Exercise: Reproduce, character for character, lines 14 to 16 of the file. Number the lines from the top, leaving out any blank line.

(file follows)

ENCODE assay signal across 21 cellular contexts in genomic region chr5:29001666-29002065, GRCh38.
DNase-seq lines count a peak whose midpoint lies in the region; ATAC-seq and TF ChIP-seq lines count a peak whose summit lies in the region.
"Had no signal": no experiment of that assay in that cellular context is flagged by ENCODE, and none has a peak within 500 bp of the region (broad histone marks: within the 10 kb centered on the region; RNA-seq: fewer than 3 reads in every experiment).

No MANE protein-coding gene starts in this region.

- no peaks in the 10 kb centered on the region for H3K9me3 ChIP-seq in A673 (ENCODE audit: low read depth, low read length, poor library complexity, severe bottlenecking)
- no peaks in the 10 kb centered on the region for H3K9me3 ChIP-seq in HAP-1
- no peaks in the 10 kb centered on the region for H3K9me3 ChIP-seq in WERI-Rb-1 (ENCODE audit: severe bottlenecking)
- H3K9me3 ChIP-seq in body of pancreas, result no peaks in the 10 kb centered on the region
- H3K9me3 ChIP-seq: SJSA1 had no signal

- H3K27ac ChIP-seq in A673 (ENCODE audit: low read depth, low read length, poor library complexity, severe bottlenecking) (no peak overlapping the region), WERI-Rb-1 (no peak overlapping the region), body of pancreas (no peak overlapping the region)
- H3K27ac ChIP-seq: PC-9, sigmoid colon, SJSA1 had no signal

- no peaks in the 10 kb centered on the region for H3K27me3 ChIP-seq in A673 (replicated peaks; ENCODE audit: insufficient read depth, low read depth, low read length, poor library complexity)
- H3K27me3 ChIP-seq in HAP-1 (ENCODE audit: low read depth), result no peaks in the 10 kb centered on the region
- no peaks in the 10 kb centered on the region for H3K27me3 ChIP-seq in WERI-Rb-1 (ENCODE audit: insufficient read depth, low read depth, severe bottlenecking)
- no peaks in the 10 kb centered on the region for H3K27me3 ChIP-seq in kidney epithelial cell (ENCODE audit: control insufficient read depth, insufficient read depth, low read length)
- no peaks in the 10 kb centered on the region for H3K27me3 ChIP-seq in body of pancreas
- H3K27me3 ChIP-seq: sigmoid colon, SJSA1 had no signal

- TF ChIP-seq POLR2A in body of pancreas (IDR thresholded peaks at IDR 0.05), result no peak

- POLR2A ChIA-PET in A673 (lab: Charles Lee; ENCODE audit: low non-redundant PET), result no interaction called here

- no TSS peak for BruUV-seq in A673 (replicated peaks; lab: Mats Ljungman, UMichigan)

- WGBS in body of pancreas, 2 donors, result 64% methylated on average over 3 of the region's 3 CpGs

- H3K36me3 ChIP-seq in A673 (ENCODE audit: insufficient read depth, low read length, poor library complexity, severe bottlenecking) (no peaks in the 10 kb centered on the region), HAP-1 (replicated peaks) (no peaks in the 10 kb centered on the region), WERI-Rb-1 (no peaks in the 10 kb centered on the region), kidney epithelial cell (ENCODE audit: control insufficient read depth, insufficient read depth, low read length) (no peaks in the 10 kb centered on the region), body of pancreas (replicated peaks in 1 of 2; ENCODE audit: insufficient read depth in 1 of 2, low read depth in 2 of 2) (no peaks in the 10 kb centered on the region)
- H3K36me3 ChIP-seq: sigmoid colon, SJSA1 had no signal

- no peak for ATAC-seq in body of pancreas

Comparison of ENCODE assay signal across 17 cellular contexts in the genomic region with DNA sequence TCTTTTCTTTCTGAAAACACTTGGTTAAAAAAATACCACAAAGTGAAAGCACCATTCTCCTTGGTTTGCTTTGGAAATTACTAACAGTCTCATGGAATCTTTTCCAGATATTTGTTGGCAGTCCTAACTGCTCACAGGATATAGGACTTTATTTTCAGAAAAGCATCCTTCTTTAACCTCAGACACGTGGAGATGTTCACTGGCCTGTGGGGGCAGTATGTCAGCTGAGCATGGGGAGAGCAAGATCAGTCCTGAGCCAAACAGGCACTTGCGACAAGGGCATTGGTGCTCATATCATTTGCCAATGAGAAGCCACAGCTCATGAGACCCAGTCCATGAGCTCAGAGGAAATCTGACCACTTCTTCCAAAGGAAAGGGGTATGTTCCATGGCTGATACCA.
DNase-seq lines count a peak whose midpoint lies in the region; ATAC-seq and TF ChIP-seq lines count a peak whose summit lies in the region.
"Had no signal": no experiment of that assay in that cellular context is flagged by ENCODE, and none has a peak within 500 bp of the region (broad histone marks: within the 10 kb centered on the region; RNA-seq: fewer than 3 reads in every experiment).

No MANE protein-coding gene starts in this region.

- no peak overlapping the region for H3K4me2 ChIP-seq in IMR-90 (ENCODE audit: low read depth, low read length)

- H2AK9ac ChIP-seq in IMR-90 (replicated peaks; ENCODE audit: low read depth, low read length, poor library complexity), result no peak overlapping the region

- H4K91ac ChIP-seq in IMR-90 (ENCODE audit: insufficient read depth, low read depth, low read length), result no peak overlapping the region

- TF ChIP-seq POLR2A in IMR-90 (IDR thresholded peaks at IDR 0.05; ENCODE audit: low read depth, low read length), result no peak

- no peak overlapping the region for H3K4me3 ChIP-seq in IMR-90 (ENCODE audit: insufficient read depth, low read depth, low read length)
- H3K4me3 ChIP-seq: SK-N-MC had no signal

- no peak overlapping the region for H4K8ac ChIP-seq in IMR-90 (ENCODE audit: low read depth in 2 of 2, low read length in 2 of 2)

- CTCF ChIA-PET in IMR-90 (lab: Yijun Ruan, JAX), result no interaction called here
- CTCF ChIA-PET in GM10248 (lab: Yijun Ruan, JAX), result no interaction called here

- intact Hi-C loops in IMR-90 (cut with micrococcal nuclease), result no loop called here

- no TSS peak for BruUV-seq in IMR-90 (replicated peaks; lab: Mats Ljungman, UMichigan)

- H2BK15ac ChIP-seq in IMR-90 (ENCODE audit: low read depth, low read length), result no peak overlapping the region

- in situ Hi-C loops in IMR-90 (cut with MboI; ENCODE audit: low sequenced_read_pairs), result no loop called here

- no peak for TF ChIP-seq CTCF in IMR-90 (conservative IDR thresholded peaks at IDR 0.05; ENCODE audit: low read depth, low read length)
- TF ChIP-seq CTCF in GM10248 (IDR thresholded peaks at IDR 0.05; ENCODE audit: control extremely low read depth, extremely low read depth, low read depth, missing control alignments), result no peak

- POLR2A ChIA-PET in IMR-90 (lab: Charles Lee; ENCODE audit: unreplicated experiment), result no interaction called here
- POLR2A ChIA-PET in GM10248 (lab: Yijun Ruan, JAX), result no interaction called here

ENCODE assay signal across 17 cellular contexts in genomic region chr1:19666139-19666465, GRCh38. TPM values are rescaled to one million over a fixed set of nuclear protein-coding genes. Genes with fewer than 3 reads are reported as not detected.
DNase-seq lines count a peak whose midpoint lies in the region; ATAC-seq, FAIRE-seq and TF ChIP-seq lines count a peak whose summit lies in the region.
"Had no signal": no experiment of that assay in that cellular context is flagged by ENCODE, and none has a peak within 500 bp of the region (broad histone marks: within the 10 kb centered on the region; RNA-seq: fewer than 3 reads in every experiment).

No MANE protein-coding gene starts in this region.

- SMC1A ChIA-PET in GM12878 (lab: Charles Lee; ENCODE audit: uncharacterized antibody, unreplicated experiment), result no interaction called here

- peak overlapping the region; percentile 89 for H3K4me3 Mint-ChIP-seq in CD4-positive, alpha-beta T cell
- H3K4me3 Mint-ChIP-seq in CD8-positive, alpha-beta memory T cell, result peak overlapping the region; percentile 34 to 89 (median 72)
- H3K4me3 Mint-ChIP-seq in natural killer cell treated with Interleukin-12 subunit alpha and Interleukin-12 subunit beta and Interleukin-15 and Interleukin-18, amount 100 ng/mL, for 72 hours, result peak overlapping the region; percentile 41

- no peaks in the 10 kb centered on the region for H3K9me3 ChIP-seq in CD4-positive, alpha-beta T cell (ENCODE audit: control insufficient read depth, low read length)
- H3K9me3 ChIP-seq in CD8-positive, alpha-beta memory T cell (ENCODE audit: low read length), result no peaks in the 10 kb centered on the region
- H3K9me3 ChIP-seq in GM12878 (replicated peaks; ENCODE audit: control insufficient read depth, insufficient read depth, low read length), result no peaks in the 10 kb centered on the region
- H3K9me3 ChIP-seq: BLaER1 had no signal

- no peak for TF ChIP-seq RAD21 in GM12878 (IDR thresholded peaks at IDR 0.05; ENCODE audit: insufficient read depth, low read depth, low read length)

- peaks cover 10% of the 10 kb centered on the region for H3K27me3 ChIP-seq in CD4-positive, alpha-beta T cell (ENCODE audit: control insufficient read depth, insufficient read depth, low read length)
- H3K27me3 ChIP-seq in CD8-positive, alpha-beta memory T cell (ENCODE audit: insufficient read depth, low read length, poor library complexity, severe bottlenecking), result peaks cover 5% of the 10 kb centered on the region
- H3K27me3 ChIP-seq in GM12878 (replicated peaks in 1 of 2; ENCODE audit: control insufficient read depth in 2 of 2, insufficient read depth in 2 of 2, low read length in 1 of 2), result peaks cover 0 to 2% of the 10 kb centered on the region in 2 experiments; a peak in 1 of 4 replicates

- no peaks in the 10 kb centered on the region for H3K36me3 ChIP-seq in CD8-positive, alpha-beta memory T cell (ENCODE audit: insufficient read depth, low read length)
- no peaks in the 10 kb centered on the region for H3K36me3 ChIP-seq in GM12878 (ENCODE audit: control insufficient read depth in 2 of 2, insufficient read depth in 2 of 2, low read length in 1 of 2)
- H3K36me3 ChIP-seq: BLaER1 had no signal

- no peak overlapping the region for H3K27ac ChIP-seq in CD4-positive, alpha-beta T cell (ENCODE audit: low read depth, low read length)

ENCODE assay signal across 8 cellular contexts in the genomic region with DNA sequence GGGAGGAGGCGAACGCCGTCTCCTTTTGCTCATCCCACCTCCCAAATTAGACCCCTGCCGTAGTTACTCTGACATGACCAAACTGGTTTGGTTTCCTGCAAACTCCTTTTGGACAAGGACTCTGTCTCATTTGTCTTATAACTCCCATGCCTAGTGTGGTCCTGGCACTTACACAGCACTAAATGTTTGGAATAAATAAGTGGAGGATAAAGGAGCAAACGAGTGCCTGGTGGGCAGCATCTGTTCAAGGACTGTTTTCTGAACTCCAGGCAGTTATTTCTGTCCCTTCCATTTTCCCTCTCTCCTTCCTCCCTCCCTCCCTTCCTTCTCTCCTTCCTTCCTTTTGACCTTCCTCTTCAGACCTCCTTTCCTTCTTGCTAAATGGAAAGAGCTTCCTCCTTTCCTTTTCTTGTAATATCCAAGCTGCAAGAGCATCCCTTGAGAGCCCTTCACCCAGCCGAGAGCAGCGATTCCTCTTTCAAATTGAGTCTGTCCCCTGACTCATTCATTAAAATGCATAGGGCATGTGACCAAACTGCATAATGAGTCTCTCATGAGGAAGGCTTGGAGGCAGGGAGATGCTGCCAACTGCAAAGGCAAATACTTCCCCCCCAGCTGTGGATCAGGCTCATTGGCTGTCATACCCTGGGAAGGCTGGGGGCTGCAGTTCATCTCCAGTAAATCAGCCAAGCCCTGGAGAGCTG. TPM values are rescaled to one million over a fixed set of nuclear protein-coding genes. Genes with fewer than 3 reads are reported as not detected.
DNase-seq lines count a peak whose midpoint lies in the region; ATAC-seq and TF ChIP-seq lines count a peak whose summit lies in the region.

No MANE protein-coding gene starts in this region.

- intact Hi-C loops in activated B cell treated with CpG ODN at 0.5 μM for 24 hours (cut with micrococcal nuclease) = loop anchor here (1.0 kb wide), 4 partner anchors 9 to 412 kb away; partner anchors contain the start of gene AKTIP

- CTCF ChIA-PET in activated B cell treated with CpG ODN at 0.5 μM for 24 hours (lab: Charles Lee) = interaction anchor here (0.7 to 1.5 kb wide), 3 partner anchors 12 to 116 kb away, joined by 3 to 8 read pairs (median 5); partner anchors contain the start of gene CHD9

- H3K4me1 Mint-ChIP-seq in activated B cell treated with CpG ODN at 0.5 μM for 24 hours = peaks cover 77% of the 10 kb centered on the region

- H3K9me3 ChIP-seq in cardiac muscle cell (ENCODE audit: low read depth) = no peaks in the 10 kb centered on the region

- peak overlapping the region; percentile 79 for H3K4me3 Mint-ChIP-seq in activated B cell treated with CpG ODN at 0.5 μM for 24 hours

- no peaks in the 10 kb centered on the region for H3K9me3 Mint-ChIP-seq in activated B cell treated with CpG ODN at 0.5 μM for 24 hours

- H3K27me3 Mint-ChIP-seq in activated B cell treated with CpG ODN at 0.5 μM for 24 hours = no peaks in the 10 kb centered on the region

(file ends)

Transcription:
- no peaks in the 10 kb centered on the region for H3K27me3 ChIP-seq in WERI-Rb-1 (ENCODE audit: insufficient read depth, low read depth, severe bottlenecking)
- no peaks in the 10 kb centered on the region for H3K27me3 ChIP-seq in kidney epithelial cell (ENCODE audit: control insufficient read depth, insufficient read depth, low read length)
- no peaks in the 10 kb centered on the region for H3K27me3 ChIP-seq in body of pancreas